|This thesis analyses artefacts belonging to the playwright, socialist and critic Bernard Shaw, which form part of the collections at Shaw’s Corner, Hertfordshire, now managed as a National Trust property. My original contribution to knowledge is made by revealing Shaw through the artefacts in new or under-explored roles as socialist-aesthete, art patron, connoisseur, photographer, celebrity, dandy, and self-commemorator. The thesis therefore challenges the stereotypical views expressed in the literature which have tended to focus on Shaw at Shaw’s Corner as a Fabian with ascetic characteristics. The thesis aims are achieved by contextualizing the Shaw’s Corner Collections, both extant and absent. Historically the artefacts in the house have been viewed from the perspective of his socialist politics, ignoring his connoisseurial interests and self-fashioning. Hence there was a failure to see the ways in which these elements of his consuming personality overlapped or were in conflict. By examining artefacts from the perspectives of art and design history, focussing on furniture, private press books, clothing, painting and sculpture, Shaw is shown to be a highly complex and at times contradictory figure. The discontinuities and ambiguities become clearer once we examine the possessions from the house which were removed and sold by the National Trust after Shaw’s death.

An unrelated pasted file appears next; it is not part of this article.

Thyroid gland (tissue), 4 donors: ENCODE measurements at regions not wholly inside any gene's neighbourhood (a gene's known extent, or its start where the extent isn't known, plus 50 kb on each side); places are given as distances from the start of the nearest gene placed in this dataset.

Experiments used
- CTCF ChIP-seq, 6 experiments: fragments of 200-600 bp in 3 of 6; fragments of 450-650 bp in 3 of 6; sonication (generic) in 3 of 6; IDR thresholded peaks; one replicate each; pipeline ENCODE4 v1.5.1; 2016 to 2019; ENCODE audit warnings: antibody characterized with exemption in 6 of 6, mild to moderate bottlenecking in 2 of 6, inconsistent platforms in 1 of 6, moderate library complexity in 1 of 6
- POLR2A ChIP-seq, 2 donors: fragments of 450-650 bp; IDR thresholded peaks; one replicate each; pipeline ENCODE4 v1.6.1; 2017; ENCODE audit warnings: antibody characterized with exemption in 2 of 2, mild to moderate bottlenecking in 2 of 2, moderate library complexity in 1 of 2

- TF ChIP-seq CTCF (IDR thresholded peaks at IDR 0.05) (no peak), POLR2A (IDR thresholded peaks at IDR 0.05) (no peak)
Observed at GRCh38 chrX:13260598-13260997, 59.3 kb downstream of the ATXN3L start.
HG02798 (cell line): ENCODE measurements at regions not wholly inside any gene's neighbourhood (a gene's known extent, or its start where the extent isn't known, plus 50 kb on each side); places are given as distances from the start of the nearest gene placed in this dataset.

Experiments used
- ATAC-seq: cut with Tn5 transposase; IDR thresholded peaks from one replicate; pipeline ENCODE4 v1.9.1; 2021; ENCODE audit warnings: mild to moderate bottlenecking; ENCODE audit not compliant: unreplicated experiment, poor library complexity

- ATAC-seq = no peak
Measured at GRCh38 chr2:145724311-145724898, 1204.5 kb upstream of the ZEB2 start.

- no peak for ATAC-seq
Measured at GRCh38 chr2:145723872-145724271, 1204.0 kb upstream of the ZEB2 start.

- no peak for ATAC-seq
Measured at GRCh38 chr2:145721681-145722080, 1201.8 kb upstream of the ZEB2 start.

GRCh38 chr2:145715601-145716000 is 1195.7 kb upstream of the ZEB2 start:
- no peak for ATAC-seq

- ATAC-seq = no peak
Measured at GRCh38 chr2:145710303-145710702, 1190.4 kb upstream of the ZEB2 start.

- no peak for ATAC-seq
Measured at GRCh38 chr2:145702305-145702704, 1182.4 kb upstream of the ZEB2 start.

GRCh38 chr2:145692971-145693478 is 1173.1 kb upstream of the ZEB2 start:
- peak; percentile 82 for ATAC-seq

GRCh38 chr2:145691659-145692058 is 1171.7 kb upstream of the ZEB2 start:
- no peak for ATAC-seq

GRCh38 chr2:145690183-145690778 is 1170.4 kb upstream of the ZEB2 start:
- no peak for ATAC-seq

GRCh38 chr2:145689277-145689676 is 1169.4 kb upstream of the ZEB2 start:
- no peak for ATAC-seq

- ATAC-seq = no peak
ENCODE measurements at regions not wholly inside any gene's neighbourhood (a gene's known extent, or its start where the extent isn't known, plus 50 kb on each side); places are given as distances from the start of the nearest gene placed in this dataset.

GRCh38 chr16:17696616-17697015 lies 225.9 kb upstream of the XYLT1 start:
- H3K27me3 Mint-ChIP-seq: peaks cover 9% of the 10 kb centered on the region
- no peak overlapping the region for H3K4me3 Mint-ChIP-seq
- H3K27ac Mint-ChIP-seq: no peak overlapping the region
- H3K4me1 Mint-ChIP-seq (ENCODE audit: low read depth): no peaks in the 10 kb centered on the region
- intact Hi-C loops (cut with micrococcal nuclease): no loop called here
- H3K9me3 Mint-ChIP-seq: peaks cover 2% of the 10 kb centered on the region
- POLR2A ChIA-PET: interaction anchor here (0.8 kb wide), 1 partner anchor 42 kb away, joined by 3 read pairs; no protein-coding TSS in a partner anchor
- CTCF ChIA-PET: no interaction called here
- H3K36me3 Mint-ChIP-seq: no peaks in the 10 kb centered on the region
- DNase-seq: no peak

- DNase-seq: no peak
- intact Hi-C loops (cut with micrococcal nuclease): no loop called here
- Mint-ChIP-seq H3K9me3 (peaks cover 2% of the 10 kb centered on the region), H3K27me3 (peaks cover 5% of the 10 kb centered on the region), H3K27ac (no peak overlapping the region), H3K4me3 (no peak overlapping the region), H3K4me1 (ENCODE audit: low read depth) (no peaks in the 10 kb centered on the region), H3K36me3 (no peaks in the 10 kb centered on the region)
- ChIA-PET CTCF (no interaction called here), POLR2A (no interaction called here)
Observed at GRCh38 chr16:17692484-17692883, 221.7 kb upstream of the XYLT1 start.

Whilst some Shavian scholars and art historians have acknowledged Shaw’s role as an art critic and the impact it had on his dramaturgy, there has been little recognition of the ways in which this influenced his domestic interiors, consumption, and personal taste, or indeed his interest in the decorative arts and design. Artefacts and furniture in the house today reflect Shaw’s role as a socialist-aesthete, and his involvement with Arts and Crafts movement practitioners and Aestheticism. As an art patron Shaw also shared the aims of artists, connoisseurs and curators working in the first decades of the twentieth century, and we see evidence of this through certain artefacts at Shaw’s Corner. With a strong aesthetic sense, he devoted time to matters of beauty and art, but was equally governed by economics and a desire to bring ‘good’ art and design to everyone.
Shaw was considered to be one of the greatest cultural commentators and thinkers of his generation, but he was at the same time a renowned celebrity and influential figure in the mass media. The literature has tended to dismiss the latter role in order to preserve his place among the former, but I argue here that Shaw did not necessarily view the two as separate endeavours. In fact items from the house, notably Shaw’s clothing and sculpture, are considered as the bearers of complex philosophical, symbolic or iconographic meanings relating to his self-fashioning, aesthetic doctrines, and desire for commemoration, which demonstrate the links between the celebrity and the critic. By considering the artefacts in conjunction with the Trust’s archive of Shaw photographs, as well as his representation in popular culture, and by then relating this material dimension to his writings, the thesis brings a new methodological approach to the study of Shaw. More importantly this thesis reveals new knowledge about the philosophical ideas, humanity, generosity, and personal vanity of the man that lay behind those artefacts.